The New Zealand financial markets start the week on the back foot as heightened fears over another wave of covid-19 cases keeps investors on edge.
Case numbers in some US states are accelerating exponentially and while US Vice President Mike Pence pushed back on the prospect of a second wave, Minneapolis Federal Reserve president Neel Kashkari has built in another outbreak into his base case scenario. Apple's plans to re-close 11 stores in four states with high covid incidence also weighed on investor sentiment, with Wall Street ending weaker on Friday.
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"The continued rise in covid-19 cases in several southern US states, and the risk this hampers the nascent economic recovery, remains on the market's radar," Bank of New Zealand strategist Nick Smyth said in a note.
NZ's own issues at the border, with new cases discovered in managed isolation, have also got some rethinking the success of the local response and whether the recovery will be as swift as some had hoped.
Government officials are working with airlines to better manage the inflow of returning New Zealanders. On Saturday, it took over two hotels in Rotorua to boost managed isolation capacity, which is nearing its upper limit, and more are expected to join the 20 facilities across Auckland, Rotorua, and Christchurch.
In Australia, NZ's second-largest trading partner, Victoria reimposed limits on gatherings as case numbers there climbed.
Travel and tourism stocks came off the boil last week amid renewed concerns over the pandemic. Air NZ fell 6.8 per cent last week to close at $1.51 on Friday, while Tourism Holdings dropped 14.3 per cent to $1.98.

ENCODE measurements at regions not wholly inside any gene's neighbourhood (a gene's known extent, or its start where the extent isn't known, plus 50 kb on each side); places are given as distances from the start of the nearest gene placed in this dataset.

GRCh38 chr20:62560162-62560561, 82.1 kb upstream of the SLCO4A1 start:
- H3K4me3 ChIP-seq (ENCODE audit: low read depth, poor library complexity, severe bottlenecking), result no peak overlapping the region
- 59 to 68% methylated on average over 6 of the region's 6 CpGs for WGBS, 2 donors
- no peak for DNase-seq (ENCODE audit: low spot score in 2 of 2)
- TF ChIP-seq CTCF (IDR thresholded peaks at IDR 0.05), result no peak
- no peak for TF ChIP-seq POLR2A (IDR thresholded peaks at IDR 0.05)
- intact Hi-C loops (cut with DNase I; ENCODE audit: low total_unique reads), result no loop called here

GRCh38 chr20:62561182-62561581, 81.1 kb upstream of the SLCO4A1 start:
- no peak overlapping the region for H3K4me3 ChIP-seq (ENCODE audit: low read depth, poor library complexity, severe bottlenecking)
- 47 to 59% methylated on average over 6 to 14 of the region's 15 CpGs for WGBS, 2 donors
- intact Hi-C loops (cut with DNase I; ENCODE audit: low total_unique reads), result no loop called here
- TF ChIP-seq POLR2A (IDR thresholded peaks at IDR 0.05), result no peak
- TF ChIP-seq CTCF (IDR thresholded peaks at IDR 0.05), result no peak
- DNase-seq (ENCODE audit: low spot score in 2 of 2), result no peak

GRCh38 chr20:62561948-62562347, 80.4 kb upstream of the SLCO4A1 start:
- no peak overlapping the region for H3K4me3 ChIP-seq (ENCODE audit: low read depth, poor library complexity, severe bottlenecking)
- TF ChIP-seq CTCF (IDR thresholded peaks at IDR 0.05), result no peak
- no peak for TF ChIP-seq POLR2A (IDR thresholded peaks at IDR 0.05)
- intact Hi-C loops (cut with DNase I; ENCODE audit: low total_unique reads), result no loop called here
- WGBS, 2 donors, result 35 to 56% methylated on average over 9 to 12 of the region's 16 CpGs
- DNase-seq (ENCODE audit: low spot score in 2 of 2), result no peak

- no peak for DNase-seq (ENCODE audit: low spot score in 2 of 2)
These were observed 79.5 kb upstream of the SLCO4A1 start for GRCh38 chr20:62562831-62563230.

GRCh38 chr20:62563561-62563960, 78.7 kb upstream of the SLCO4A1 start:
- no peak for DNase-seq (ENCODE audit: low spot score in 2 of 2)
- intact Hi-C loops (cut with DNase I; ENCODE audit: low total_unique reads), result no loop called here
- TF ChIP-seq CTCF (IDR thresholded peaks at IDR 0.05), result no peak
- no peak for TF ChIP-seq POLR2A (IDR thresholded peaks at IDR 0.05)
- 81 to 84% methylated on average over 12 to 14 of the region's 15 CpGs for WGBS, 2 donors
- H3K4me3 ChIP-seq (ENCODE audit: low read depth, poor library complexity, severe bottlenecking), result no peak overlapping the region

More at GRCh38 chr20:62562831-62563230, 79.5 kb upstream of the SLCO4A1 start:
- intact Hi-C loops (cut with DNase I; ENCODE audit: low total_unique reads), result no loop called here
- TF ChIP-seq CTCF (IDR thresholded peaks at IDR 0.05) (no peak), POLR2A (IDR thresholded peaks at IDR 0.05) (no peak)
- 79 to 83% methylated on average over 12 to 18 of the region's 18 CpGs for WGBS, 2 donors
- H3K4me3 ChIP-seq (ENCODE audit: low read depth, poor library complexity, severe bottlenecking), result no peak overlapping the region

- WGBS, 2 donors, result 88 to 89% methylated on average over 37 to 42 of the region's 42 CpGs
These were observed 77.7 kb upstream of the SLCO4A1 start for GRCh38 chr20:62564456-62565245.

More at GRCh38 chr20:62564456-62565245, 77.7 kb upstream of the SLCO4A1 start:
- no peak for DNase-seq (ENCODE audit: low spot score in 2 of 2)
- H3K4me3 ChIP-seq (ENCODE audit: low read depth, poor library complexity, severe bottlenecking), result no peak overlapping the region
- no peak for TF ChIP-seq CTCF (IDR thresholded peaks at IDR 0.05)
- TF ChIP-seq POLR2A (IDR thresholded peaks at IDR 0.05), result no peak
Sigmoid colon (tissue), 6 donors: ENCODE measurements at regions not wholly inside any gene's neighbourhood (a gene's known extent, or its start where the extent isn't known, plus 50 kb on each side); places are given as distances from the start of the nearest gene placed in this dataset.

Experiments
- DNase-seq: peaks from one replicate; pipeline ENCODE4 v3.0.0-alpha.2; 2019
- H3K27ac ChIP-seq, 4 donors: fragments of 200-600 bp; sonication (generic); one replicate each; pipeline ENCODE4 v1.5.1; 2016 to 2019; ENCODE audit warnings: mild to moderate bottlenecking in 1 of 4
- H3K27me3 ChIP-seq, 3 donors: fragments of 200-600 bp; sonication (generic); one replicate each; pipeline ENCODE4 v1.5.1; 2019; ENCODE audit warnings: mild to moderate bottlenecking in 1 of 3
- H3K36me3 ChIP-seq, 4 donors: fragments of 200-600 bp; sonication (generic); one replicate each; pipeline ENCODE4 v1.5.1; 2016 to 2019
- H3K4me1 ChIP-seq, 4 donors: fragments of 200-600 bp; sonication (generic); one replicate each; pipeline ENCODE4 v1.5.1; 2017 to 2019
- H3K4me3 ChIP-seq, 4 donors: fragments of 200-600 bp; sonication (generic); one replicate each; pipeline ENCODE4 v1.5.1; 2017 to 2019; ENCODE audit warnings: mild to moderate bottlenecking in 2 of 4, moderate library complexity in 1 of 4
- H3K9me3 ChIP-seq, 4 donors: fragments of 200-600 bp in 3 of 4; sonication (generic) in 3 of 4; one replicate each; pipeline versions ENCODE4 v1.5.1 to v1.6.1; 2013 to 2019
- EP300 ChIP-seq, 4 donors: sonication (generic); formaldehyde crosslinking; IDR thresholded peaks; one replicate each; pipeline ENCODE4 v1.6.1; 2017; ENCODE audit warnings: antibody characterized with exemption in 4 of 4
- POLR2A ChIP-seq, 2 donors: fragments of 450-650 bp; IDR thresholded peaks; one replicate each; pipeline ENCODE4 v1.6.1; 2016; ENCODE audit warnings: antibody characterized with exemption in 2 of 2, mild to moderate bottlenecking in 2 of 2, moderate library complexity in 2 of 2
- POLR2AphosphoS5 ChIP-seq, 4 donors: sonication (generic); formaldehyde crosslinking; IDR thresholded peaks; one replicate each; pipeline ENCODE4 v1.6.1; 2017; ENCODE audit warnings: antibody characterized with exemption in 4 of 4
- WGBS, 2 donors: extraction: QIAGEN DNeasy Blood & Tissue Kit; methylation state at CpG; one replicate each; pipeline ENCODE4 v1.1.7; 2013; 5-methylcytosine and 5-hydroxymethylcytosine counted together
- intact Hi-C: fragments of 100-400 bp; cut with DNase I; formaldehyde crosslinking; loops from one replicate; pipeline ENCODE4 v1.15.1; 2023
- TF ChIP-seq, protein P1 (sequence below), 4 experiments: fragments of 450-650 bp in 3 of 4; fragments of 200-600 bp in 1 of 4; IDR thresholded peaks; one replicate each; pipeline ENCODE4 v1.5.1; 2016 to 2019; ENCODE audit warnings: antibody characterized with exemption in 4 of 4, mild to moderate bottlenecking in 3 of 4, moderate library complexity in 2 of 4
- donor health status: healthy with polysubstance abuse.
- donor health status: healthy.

NZ's S&P/NZX 50 Index closed last week at 11,254.74, getting a boost on Friday when index reweightings drove heavy trading. Wall Street will see a similar move at the end of this week in the annual review of the FTSE Russell indices.
Currency markets have followed suit, with risk-sensitive currencies such as the kiwi falling out of favour with investors. The NZ dollar fell to 63.79 US cents at 8am in Wellington from 64.05 cents on Friday in New York and 64.18 cents at 5pm on Friday local time.
ANZ Bank's NZ chief economist Sharon Zollner and strategist David Croy said risk-off sentiment has regained the upper hand with investors fretting about new outbreaks and second waves.
"New imported virus cases here don't help the tone; nor does Victoria's decision to ratchet up restrictions," they said in a note.
"None of this speaks to an imminent collapse in the kiwi, but the market seems to have more of an ear out for negative themes."
ANZ economists see fair value in the kiwi dollar at 65 US cents, and while there are risks in both directions, they said there's slightly more downside.
The Reserve Bank tapered its planned bond-buying to $940 million this week from $1.08 billion last week. The central bank will review monetary policy on Wednesday, but isn't expected to make any changes to its 0.25 per cent official cash rate or its $60 billion quantitative easing programme.
Local data today include the Reserve Bank's credit card spending and balances for May.